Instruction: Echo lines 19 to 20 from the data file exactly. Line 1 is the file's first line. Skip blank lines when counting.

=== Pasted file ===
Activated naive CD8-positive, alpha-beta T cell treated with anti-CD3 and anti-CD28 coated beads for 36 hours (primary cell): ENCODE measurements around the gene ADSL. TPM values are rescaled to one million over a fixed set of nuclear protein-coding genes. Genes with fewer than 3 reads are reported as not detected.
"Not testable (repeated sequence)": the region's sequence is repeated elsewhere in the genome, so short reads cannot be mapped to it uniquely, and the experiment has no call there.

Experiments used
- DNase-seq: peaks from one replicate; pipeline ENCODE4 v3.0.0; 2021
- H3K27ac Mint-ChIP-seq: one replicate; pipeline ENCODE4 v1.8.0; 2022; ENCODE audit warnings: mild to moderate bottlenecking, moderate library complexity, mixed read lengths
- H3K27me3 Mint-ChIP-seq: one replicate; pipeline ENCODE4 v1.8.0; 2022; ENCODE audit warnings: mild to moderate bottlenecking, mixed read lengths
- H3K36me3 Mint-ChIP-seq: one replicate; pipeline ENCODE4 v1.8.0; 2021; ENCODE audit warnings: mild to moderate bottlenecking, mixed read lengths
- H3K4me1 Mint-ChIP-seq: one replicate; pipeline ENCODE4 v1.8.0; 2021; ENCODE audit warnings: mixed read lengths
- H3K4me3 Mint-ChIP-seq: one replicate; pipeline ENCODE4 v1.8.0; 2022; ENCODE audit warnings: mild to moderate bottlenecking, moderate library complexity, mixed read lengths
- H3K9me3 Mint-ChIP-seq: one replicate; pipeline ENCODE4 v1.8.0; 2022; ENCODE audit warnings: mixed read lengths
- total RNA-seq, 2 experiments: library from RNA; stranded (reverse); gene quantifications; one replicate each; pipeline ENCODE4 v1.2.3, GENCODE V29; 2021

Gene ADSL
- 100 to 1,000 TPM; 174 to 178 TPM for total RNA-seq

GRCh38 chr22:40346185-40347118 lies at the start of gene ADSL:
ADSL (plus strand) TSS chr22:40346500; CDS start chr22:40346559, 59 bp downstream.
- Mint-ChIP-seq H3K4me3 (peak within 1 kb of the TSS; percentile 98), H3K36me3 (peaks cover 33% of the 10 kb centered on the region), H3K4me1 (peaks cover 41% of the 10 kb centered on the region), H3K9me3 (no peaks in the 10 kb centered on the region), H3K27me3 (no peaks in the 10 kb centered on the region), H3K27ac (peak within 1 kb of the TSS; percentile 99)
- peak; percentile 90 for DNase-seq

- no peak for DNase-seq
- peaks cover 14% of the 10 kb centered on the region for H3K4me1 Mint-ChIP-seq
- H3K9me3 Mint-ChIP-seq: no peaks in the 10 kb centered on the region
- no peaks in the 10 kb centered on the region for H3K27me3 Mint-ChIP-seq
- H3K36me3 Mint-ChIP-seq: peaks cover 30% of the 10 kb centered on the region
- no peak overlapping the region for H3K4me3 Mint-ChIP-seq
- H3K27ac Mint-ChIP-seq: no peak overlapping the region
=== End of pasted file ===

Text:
- peaks cover 14% of the 10 kb centered on the region for H3K4me1 Mint-ChIP-seq
- H3K9me3 Mint-ChIP-seq: no peaks in the 10 kb centered on the region